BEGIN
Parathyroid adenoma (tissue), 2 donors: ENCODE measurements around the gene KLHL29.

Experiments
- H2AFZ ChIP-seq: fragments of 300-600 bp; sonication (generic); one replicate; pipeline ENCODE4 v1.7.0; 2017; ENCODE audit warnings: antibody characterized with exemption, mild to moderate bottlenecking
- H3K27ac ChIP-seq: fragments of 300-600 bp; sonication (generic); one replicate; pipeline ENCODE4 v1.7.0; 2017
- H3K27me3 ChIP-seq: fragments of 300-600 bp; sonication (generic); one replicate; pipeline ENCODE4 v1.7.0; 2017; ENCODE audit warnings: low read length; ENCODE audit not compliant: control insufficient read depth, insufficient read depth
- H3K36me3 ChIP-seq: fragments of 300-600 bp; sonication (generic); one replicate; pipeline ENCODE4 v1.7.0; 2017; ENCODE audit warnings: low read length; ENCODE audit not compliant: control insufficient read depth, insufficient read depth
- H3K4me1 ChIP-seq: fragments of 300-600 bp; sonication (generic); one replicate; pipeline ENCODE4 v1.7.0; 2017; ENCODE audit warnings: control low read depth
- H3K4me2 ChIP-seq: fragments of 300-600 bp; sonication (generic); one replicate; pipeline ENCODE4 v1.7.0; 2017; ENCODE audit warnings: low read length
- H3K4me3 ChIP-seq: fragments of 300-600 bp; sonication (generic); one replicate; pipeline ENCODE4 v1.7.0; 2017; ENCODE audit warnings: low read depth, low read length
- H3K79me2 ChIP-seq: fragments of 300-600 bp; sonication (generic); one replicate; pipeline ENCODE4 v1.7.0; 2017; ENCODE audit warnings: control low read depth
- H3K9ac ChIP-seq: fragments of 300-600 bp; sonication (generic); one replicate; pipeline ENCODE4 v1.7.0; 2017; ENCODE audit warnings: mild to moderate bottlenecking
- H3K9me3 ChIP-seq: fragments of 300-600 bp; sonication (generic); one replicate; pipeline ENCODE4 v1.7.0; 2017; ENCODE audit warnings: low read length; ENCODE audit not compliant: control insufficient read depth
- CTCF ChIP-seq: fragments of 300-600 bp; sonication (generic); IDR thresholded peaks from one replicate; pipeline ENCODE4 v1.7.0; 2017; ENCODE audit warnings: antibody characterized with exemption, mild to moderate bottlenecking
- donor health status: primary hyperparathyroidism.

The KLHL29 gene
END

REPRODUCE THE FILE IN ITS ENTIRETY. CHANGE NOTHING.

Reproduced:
Parathyroid adenoma (tissue), 2 donors: ENCODE measurements around the gene KLHL29.

Experiments
- H2AFZ ChIP-seq: fragments of 300-600 bp; sonication (generic); one replicate; pipeline ENCODE4 v1.7.0; 2017; ENCODE audit warnings: antibody characterized with exemption, mild to moderate bottlenecking
- H3K27ac ChIP-seq: fragments of 300-600 bp; sonication (generic); one replicate; pipeline ENCODE4 v1.7.0; 2017
- H3K27me3 ChIP-seq: fragments of 300-600 bp; sonication (generic); one replicate; pipeline ENCODE4 v1.7.0; 2017; ENCODE audit warnings: low read length; ENCODE audit not compliant: control insufficient read depth, insufficient read depth
- H3K36me3 ChIP-seq: fragments of 300-600 bp; sonication (generic); one replicate; pipeline ENCODE4 v1.7.0; 2017; ENCODE audit warnings: low read length; ENCODE audit not compliant: control insufficient read depth, insufficient read depth
- H3K4me1 ChIP-seq: fragments of 300-600 bp; sonication (generic); one replicate; pipeline ENCODE4 v1.7.0; 2017; ENCODE audit warnings: control low read depth
- H3K4me2 ChIP-seq: fragments of 300-600 bp; sonication (generic); one replicate; pipeline ENCODE4 v1.7.0; 2017; ENCODE audit warnings: low read length
- H3K4me3 ChIP-seq: fragments of 300-600 bp; sonication (generic); one replicate; pipeline ENCODE4 v1.7.0; 2017; ENCODE audit warnings: low read depth, low read length
- H3K79me2 ChIP-seq: fragments of 300-600 bp; sonication (generic); one replicate; pipeline ENCODE4 v1.7.0; 2017; ENCODE audit warnings: control low read depth
- H3K9ac ChIP-seq: fragments of 300-600 bp; sonication (generic); one replicate; pipeline ENCODE4 v1.7.0; 2017; ENCODE audit warnings: mild to moderate bottlenecking
- H3K9me3 ChIP-seq: fragments of 300-600 bp; sonication (generic); one replicate; pipeline ENCODE4 v1.7.0; 2017; ENCODE audit warnings: low read length; ENCODE audit not compliant: control insufficient read depth
- CTCF ChIP-seq: fragments of 300-600 bp; sonication (generic); IDR thresholded peaks from one replicate; pipeline ENCODE4 v1.7.0; 2017; ENCODE audit warnings: antibody characterized with exemption, mild to moderate bottlenecking
- donor health status: primary hyperparathyroidism.

The KLHL29 gene